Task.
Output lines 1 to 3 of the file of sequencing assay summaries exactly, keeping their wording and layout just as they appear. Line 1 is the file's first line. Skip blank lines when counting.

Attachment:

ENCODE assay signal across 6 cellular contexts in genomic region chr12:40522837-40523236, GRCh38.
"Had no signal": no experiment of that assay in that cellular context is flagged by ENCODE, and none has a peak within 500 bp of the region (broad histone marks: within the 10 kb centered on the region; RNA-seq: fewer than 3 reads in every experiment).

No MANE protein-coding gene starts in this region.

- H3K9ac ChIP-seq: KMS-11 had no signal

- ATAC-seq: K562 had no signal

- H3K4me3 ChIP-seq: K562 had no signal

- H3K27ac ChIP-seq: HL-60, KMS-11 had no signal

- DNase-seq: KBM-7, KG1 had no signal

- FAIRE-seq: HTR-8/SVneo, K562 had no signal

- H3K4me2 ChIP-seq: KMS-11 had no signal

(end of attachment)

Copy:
ENCODE assay signal across 6 cellular contexts in genomic region chr12:40522837-40523236, GRCh38.
"Had no signal": no experiment of that assay in that cellular context is flagged by ENCODE, and none has a peak within 500 bp of the region (broad histone marks: within the 10 kb centered on the region; RNA-seq: fewer than 3 reads in every experiment).

No MANE protein-coding gene starts in this region.